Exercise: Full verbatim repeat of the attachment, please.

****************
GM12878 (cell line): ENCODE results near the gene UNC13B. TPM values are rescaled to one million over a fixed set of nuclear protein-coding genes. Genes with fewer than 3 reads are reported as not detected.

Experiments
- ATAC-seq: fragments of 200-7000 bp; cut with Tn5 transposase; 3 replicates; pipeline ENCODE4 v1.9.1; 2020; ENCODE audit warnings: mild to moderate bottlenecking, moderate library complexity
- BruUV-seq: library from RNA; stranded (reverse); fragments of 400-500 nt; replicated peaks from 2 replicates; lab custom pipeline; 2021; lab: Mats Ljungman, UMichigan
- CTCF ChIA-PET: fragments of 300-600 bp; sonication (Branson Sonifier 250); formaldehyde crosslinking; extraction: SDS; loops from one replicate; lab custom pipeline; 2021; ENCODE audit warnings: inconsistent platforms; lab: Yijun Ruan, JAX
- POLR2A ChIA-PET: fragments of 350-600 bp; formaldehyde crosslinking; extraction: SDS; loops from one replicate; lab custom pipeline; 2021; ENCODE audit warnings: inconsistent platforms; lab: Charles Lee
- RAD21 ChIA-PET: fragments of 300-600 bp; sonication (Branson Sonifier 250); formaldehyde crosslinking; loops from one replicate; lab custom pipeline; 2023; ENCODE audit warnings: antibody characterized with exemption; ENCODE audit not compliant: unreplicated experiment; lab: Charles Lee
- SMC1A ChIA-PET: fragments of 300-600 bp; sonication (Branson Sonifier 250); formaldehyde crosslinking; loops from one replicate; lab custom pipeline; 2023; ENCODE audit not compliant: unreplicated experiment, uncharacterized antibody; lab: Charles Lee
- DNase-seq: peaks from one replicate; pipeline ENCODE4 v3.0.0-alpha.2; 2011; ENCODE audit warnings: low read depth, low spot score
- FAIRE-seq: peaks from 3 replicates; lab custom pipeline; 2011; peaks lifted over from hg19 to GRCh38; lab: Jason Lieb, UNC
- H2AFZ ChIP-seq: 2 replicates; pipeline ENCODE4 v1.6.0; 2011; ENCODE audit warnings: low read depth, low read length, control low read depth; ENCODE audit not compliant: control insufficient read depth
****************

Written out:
GM12878 (cell line): ENCODE results near the gene UNC13B. TPM values are rescaled to one million over a fixed set of nuclear protein-coding genes. Genes with fewer than 3 reads are reported as not detected.

Experiments
- ATAC-seq: fragments of 200-7000 bp; cut with Tn5 transposase; 3 replicates; pipeline ENCODE4 v1.9.1; 2020; ENCODE audit warnings: mild to moderate bottlenecking, moderate library complexity
- BruUV-seq: library from RNA; stranded (reverse); fragments of 400-500 nt; replicated peaks from 2 replicates; lab custom pipeline; 2021; lab: Mats Ljungman, UMichigan
- CTCF ChIA-PET: fragments of 300-600 bp; sonication (Branson Sonifier 250); formaldehyde crosslinking; extraction: SDS; loops from one replicate; lab custom pipeline; 2021; ENCODE audit warnings: inconsistent platforms; lab: Yijun Ruan, JAX
- POLR2A ChIA-PET: fragments of 350-600 bp; formaldehyde crosslinking; extraction: SDS; loops from one replicate; lab custom pipeline; 2021; ENCODE audit warnings: inconsistent platforms; lab: Charles Lee
- RAD21 ChIA-PET: fragments of 300-600 bp; sonication (Branson Sonifier 250); formaldehyde crosslinking; loops from one replicate; lab custom pipeline; 2023; ENCODE audit warnings: antibody characterized with exemption; ENCODE audit not compliant: unreplicated experiment; lab: Charles Lee
- SMC1A ChIA-PET: fragments of 300-600 bp; sonication (Branson Sonifier 250); formaldehyde crosslinking; loops from one replicate; lab custom pipeline; 2023; ENCODE audit not compliant: unreplicated experiment, uncharacterized antibody; lab: Charles Lee
- DNase-seq: peaks from one replicate; pipeline ENCODE4 v3.0.0-alpha.2; 2011; ENCODE audit warnings: low read depth, low spot score
- FAIRE-seq: peaks from 3 replicates; lab custom pipeline; 2011; peaks lifted over from hg19 to GRCh38; lab: Jason Lieb, UNC
- H2AFZ ChIP-seq: 2 replicates; pipeline ENCODE4 v1.6.0; 2011; ENCODE audit warnings: low read depth, low read length, control low read depth; ENCODE audit not compliant: control insufficient read depth